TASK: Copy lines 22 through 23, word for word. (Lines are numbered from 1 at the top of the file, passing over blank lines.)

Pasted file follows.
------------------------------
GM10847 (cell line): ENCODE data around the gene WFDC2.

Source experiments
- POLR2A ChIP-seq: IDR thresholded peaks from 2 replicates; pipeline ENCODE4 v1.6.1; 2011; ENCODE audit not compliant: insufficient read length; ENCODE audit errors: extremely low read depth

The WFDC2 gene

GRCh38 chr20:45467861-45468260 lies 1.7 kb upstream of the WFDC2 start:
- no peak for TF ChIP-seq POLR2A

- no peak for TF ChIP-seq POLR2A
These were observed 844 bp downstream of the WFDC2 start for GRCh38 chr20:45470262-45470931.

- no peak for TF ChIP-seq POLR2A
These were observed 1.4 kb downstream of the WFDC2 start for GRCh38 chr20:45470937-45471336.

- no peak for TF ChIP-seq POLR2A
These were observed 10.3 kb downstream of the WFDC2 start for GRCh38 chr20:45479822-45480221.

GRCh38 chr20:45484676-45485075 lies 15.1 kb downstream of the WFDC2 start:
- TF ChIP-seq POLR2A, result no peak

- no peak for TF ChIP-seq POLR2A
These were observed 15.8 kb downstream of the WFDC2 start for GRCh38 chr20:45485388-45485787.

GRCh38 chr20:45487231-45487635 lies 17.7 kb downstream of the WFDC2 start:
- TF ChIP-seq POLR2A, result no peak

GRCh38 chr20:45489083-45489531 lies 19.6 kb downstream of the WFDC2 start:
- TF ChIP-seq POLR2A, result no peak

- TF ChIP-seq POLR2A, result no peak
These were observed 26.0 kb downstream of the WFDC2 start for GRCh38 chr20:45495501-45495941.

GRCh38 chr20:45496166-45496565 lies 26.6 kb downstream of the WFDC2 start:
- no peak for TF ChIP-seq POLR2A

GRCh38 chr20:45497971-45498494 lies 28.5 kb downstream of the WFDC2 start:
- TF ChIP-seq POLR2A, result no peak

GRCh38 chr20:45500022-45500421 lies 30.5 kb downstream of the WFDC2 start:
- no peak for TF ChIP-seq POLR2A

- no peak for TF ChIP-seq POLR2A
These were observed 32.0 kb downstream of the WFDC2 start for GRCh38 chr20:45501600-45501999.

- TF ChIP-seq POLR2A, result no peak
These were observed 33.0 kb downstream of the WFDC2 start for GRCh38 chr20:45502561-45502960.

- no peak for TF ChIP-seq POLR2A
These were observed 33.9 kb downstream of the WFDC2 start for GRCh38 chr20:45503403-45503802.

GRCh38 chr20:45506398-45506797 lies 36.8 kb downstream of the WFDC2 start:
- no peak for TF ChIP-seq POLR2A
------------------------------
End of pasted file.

These were observed 26.0 kb downstream of the WFDC2 start for GRCh38 chr20:45495501-45495941.

GRCh38 chr20:45496166-45496565 lies 26.6 kb downstream of the WFDC2 start: